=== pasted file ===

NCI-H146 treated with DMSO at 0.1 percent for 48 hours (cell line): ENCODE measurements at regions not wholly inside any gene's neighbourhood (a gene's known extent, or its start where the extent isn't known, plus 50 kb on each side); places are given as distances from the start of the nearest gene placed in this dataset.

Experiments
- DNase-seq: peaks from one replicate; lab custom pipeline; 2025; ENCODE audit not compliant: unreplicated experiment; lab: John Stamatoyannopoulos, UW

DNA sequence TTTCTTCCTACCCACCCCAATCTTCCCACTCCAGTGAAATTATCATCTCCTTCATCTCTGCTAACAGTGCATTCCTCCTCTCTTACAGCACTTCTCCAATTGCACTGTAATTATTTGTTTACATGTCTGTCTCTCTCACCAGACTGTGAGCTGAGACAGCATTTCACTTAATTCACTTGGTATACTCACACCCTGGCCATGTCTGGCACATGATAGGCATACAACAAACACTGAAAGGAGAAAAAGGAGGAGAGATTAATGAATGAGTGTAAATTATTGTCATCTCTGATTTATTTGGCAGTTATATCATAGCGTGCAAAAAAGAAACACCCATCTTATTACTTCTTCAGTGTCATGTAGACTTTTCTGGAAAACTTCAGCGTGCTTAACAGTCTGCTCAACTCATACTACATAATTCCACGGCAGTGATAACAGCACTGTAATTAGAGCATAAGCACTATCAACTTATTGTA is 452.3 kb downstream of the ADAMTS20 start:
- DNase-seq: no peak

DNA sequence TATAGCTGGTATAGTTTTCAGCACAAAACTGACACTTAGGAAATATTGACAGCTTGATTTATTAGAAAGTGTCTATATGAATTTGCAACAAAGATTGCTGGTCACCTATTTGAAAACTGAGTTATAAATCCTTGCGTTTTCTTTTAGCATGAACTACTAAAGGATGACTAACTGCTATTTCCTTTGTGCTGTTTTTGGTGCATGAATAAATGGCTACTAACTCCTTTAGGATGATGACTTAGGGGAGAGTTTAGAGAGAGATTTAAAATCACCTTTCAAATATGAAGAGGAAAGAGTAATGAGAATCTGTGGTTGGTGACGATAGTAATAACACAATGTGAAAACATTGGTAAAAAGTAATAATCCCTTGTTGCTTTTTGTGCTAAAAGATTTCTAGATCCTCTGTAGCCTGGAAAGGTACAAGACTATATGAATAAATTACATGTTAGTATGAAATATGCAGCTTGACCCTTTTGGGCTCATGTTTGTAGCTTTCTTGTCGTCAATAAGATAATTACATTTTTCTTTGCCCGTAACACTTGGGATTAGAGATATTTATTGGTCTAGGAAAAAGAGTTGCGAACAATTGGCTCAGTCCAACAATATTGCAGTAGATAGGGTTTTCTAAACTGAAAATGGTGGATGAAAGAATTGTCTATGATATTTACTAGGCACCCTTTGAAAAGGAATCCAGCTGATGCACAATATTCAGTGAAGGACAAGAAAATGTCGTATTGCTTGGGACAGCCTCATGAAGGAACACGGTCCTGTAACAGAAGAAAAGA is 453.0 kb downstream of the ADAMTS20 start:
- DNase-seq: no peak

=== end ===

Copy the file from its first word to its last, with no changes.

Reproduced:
NCI-H146 treated with DMSO at 0.1 percent for 48 hours (cell line): ENCODE measurements at regions not wholly inside any gene's neighbourhood (a gene's known extent, or its start where the extent isn't known, plus 50 kb on each side); places are given as distances from the start of the nearest gene placed in this dataset.

Experiments
- DNase-seq: peaks from one replicate; lab custom pipeline; 2025; ENCODE audit not compliant: unreplicated experiment; lab: John Stamatoyannopoulos, UW

DNA sequence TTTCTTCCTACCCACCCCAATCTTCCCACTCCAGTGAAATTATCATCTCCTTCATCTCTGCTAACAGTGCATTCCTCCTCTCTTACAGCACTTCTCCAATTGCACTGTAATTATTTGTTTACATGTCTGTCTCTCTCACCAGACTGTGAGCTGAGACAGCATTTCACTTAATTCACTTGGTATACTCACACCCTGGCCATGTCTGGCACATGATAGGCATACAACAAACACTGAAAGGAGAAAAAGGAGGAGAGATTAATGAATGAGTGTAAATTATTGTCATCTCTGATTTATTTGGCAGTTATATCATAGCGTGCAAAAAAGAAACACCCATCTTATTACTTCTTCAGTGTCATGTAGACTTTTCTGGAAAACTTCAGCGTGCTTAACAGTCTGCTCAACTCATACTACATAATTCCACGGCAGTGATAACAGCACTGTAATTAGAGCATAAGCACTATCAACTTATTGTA is 452.3 kb downstream of the ADAMTS20 start:
- DNase-seq: no peak

DNA sequence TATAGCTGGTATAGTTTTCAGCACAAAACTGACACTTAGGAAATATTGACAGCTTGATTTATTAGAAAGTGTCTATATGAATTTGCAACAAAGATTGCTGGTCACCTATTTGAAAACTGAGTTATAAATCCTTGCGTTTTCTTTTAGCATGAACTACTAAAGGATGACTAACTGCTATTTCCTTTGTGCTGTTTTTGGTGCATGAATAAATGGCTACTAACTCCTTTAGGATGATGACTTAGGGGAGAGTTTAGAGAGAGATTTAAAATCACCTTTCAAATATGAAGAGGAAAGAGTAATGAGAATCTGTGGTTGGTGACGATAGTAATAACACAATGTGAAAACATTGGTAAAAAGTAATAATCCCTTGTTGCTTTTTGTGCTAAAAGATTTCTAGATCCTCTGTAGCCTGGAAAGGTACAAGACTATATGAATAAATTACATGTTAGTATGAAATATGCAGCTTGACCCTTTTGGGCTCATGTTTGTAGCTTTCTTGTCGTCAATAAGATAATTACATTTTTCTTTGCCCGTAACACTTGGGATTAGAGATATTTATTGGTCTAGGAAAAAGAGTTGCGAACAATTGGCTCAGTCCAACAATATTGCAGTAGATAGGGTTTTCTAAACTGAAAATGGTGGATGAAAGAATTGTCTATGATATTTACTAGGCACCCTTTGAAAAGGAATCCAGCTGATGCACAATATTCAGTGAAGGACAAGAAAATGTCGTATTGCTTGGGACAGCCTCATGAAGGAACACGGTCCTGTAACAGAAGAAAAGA is 453.0 kb downstream of the ADAMTS20 start:
- DNase-seq: no peak